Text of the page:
New Initiatives of LHS P.E.

Maddie Chang and Angie Tang

The Physical Education department at Lexington High School strives to help students lead an active lifestyle during high school and beyond. 

“Our focus is not on athletic ability or skill level but on ensuring students understand the benefits of being active and apply these skills in a way that benefits their life experience,” Eamonn Sheehan, the head of the P.E. department, said.

In the past few years, the P.E. department adapted to the pandemic by providing students with online alternatives to traditional P.E. classes. 

“We focused on emphasizing mini activity breaks during our classes, asking our classes to do some activity journaling, and encouraged them to develop activity routines that worked for them in their particular setting and to take opportunities for activity breaks,” Sheehan said.

Now that P.E. is back in person, the department is trying to return to its old curriculum with a focus on encouraging teamwork and collaboration.

We modified the curriculum to focus more on what you can do in a group… We asked kids what they would feel comfortable trying or not trying, and as things started to change and evolve with everything that was going on, we could go back to our traditional curriculum,” Josh Sideman, a P.E. and adapted P.E. teacher at LHS, said.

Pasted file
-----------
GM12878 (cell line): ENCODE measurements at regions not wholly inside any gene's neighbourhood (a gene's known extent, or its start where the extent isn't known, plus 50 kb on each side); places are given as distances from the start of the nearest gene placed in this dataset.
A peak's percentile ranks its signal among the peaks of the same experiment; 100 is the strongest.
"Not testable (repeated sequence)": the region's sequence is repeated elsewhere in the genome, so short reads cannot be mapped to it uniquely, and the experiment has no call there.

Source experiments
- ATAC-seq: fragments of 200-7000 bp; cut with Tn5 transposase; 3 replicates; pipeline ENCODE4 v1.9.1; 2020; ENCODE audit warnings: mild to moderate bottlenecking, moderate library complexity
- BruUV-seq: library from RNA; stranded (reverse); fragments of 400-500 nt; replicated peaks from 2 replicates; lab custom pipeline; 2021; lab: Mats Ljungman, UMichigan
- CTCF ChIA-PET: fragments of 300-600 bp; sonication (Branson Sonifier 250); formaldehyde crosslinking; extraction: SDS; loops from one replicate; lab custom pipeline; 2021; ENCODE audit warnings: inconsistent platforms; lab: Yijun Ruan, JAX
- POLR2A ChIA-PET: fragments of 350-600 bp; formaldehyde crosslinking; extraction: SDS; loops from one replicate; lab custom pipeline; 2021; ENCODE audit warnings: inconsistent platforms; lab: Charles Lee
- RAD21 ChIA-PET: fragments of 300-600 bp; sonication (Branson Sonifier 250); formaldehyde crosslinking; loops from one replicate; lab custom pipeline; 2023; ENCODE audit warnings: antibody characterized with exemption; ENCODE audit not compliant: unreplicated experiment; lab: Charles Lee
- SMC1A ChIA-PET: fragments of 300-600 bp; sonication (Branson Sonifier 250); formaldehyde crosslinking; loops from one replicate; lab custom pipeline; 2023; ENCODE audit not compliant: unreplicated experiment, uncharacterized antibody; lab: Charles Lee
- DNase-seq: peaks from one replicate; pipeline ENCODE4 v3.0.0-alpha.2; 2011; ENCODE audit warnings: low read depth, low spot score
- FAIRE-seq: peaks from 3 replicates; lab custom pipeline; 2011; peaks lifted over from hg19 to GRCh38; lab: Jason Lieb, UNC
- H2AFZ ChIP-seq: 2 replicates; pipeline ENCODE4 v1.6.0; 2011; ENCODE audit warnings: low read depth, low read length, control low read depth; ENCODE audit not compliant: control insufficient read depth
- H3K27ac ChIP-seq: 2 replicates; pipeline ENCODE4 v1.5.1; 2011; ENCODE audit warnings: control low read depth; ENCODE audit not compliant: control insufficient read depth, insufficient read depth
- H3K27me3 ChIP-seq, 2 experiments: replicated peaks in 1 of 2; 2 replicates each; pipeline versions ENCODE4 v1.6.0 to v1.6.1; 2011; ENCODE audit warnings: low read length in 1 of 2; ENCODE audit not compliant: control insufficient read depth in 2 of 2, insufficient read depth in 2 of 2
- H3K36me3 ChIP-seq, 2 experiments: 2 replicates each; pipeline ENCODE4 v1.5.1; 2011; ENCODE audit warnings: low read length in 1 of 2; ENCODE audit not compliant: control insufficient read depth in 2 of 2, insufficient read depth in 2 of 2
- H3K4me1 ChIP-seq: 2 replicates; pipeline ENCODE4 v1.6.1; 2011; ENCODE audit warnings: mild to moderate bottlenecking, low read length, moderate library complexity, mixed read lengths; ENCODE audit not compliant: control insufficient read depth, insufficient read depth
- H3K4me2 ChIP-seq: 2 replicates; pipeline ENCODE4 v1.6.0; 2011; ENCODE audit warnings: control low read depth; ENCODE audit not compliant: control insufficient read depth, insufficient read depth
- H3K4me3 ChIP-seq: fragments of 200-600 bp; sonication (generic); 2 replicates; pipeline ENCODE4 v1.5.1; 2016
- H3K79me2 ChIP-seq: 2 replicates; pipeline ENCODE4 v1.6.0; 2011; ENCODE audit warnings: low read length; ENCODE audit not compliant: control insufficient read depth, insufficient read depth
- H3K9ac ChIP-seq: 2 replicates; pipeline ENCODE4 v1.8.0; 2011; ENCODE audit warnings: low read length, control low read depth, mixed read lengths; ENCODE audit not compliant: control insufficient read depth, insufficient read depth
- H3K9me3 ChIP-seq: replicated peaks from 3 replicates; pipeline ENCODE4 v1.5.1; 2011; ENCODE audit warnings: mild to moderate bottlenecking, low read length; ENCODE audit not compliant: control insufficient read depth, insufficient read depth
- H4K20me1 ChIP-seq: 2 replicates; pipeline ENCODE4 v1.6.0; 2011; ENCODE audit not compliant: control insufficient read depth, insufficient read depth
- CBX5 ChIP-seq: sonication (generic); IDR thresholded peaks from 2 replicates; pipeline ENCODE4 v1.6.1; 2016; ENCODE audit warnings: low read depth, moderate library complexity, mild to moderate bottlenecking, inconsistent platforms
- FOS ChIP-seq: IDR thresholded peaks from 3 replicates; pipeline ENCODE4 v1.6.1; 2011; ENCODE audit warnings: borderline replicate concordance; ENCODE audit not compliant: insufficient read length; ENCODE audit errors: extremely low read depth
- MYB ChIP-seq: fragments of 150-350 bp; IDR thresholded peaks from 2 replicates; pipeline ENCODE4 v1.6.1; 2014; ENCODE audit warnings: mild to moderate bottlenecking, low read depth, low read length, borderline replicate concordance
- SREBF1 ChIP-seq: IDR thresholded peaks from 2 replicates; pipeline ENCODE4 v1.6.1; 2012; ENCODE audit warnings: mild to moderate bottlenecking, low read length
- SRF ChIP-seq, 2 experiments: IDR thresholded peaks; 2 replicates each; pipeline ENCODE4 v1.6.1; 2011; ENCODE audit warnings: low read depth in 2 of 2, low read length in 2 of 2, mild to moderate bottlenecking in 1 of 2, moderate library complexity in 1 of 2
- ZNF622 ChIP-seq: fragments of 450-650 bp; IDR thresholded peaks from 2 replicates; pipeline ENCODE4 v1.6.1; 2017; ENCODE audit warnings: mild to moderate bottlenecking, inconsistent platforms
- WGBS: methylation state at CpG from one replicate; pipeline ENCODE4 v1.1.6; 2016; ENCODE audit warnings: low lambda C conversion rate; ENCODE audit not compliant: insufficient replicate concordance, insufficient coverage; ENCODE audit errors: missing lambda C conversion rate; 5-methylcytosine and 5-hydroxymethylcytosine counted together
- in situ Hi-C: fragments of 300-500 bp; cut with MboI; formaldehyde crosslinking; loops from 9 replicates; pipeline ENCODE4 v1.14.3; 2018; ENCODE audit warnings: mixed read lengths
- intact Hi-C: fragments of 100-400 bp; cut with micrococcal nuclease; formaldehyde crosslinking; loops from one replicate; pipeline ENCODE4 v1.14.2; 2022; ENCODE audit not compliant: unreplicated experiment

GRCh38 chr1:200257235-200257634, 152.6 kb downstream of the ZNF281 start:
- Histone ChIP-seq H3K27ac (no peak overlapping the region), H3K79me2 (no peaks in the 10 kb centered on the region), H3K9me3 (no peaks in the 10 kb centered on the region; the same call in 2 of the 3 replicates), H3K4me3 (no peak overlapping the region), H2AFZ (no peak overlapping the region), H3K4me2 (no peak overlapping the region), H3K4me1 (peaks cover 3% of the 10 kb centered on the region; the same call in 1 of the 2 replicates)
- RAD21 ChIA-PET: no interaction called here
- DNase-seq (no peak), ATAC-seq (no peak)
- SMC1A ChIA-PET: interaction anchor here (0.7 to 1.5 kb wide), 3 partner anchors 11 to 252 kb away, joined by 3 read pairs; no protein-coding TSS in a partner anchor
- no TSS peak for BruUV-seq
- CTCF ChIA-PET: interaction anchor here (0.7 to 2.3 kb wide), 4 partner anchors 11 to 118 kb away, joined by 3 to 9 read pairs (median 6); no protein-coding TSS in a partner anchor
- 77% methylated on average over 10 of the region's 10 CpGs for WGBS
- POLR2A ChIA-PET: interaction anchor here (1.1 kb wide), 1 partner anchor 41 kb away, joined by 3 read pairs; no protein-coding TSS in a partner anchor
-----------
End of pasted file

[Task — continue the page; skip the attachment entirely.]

This year, P.E. has returned to its pre-pandemic state as activities reopen and students interact more with their teachers and peers. However, the P.E. department is still looking to improve their curriculum.

Our focus as a department is continuous improvement and it’s about taking opportunities to review what we are offering to our students and make the adjustments to make our units the best and most relevant they can be,” Sheehan said.

Student feedback is extremely important to the LHS P.E. department. Curriculum courses are decided based on student surveys, and pilot classes are often run to test different offerings. 

We do student surveys, see what kids want, try what kids like. If we feel as a department that it is something we can go with, we’ll pilot it for a semester,” Sideman said.

Next year, there are plans to change P.E. course offerings. Instead of courses such as “volleyball and badminton” or “yoga and pilates” where students spend a whole semester on one activity, P.E. classes will cover broader topics such as “collaborative P.E.” or “competitive P.E.”

This new initiative is the result of collaboration within the P.E. department. 

 “It’s nice when you can bounce ideas off each other… there are a lot more distractions these days,” Sideman said. 

By recognizing the impacts of the pandemic, the LHS P.E. department’s changes display the importance of a diverse and flexible curriculum that can accommodate student interests, while addressing potential future challenges.